Not only is this year the 150th anniversary of Red Funnel, it is also the 150th anniversary of the death of Prince Albert, Queen Victoria’s beloved husband, who was very much involved in the design of Osborne House and the layout of the gardens.
“Creating the impact of our ‘signature’ bedding display takes a great deal of time as we change the theme each year,” said Osborne’s Head Gardener Toby Beasley. “This year with it being 150 years since Prince Albert’s death we are using purple, lavenders, dark reds, silvers and whites – popular mourning colours.
“We also thought we would have different intensities of mourning colours across the terraces so the pavilion and upper terraces will hopefully demonstrate the most intense mourning colours with purple Perilla, lavender coloured Petunias, white Salvias and purple Millet.
“The lower terrace and palm terrace will bring in some dark red foliaged Dahlia coccinea Palmeri, lighter purple Verbena and pure red Salvia coccinea to lighten the tone somewhat.
“The beds are in a ‘ribbon bedding’ style where plants are planted in concentric rings around the main bulk of plants in the middle of the bed. This was a style used at Osborne during the Queens lifetime.
“Our trademark Cannas will feature in most of our summer bedding displays but we will also be using tall, lush growing Castor Oil Plants and the white flowered Zantedescia aethiopica (Arum lily) to give added exuberance to the display. The white Zantedescia incidentally, is known to be one of Prince Albert’s favourite plants,” explained Toby.
Prince Albert planned to build terraces on the seaward side of the house in 1846, construction finished in 1850 and the view from the terraces to the beach below apparently reminded Prince Albert of the bay of Naples.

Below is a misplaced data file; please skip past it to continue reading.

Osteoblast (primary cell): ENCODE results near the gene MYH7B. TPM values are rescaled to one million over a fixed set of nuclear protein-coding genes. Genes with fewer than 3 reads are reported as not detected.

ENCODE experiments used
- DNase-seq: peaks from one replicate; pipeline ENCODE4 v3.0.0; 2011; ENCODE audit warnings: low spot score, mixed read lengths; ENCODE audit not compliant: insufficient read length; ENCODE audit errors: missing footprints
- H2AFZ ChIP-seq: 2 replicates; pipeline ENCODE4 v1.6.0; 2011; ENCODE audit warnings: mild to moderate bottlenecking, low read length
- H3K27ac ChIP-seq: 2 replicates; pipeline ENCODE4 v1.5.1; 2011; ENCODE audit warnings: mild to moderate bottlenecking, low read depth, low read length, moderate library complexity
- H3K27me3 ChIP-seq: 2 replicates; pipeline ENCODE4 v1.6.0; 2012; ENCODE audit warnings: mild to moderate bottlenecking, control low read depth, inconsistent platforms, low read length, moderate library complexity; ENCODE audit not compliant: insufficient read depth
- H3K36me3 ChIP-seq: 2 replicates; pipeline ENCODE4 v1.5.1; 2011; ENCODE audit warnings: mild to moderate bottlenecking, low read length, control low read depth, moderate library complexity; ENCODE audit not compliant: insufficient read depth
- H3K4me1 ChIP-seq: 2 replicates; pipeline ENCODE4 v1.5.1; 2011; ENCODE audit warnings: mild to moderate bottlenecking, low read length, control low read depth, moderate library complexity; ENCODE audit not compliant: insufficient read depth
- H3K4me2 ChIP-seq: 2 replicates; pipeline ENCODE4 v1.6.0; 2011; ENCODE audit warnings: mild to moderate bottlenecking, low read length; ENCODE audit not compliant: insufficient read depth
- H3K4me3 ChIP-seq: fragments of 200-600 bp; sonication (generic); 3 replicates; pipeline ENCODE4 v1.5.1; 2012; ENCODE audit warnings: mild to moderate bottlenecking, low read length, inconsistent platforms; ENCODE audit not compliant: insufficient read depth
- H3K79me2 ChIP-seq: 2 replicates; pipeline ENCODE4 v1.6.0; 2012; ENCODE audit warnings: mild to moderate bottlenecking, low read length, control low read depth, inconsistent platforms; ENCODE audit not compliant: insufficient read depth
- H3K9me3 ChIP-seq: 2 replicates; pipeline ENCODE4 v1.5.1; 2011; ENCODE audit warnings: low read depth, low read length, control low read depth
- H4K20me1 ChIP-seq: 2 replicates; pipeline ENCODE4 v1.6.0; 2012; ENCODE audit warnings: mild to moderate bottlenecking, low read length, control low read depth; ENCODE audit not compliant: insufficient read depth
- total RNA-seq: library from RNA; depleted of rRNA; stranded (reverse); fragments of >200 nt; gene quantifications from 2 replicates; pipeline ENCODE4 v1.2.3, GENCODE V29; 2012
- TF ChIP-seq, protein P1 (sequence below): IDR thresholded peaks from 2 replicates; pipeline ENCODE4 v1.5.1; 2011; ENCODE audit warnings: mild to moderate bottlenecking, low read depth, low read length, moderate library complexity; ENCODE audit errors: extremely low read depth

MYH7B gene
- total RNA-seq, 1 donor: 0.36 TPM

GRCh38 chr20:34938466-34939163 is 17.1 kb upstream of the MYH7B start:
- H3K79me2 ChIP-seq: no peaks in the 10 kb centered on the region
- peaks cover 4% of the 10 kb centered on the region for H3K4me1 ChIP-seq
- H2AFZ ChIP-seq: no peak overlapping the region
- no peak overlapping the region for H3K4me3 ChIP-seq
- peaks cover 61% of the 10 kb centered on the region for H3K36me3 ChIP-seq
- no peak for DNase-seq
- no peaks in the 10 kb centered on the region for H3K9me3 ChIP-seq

“The terraces have two of our significant Prince Albert plantings: The Magnolia grandiflora trained against the walls on the lower terrace are the original plantings and still thrive today and the Myrtle was planted at the base of the central steps from the upper terrace to the lower terrace as a result of a sprig of Myrtle in a nosegay being given to Queen Victoria when they left Prince Albert’s parents home in Germany in 1845,” explained Toby.
Within Osborne House’s 350-acre estate, there are 30 acres of gardens ‘proper’ tended by head gardener Toby Beasley and his team of eight, plus volunteers.
They consist of the flower-filled terraces, which take five gardeners five weeks, twice a year, to put in 20,000 bedding plants – plus a further 20,000 bulbs in the autumn for the following spring.
There is also a lovely walled garden, Toby’s favourite area, containing espalier fruit trees as well as the flowers, which are still cut for the house as they were for Queen Victoria, and this garden reopens on April 1.
“The Walled Garden is the oldest part of the garden at Osborne dating from around 1775, and was originally built by Robert Pope Blatchford. It was originally used by Prince Albert as a nursery to grow on his trees and shrubs until ready to plant in the wider garden. A new nursery was constructed late in 1846 on the edge of the estate,” explained Toby.
“The walled garden at Osborne was used for producing flowers for the house with many letters confirming this.
“An orange tree was referred to in the accounts during the 1880′s, this was planted to the east of the glasshouses out in the open. We have replanted an orange tree that was donated by The Worshipful Company of Fruiterers in 2003 and it is still growing well. Unfortunately it has yet to produce any oranges. We have a lemon tree at the other end of the glasshouses (outside again) and this does fruit.
“The entrance to the walled garden was the entrance to the original Osborne House built by the Blatchford family. When Osborne House as we know it today was built the old house was taken down but this entrance was kept by Prince Albert to ornament the walled garden
“The walled garden was restored under the ‘Contemporary Heritage Garden Scheme’ in 2000. As we don’t know the style of planting employed in Queen Victoria’s era the garden is planted in a modern style with plants emerging through one another or in a checkerboard style but all the plants used are from the Victorian era i.e. they were introduced to cultivation in this country before 1900.
“Queen Victoria mentioned in her Journal on the 23rd May 1850 that ‘the whole kitchen garden is ornamented and the flowers along the walks close to the walls very nicely arranged’. Hopefully our visitors will think the same despite the early time of year for the walled garden to look at its best,” concluded Toby.